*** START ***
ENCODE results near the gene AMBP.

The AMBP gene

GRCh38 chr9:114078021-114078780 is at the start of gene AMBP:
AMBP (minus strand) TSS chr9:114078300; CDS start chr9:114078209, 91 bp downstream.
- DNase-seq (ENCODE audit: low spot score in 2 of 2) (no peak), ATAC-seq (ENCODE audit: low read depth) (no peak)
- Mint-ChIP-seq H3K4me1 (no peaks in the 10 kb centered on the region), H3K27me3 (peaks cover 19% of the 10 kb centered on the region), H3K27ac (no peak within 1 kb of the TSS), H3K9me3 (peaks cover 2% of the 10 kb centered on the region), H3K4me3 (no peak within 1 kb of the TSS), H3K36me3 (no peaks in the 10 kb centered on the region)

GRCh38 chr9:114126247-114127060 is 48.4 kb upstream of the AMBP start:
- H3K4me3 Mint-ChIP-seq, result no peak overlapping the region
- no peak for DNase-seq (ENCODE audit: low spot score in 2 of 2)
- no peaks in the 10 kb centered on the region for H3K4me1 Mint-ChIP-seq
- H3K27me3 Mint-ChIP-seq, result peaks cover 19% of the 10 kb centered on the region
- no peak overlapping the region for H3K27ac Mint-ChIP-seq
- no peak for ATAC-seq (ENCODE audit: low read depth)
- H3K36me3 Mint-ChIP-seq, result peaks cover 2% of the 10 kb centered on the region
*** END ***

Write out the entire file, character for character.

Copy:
ENCODE results near the gene AMBP.

The AMBP gene

GRCh38 chr9:114078021-114078780 is at the start of gene AMBP:
AMBP (minus strand) TSS chr9:114078300; CDS start chr9:114078209, 91 bp downstream.
- DNase-seq (ENCODE audit: low spot score in 2 of 2) (no peak), ATAC-seq (ENCODE audit: low read depth) (no peak)
- Mint-ChIP-seq H3K4me1 (no peaks in the 10 kb centered on the region), H3K27me3 (peaks cover 19% of the 10 kb centered on the region), H3K27ac (no peak within 1 kb of the TSS), H3K9me3 (peaks cover 2% of the 10 kb centered on the region), H3K4me3 (no peak within 1 kb of the TSS), H3K36me3 (no peaks in the 10 kb centered on the region)

GRCh38 chr9:114126247-114127060 is 48.4 kb upstream of the AMBP start:
- H3K4me3 Mint-ChIP-seq, result no peak overlapping the region
- no peak for DNase-seq (ENCODE audit: low spot score in 2 of 2)
- no peaks in the 10 kb centered on the region for H3K4me1 Mint-ChIP-seq
- H3K27me3 Mint-ChIP-seq, result peaks cover 19% of the 10 kb centered on the region
- no peak overlapping the region for H3K27ac Mint-ChIP-seq
- no peak for ATAC-seq (ENCODE audit: low read depth)
- H3K36me3 Mint-ChIP-seq, result peaks cover 2% of the 10 kb centered on the region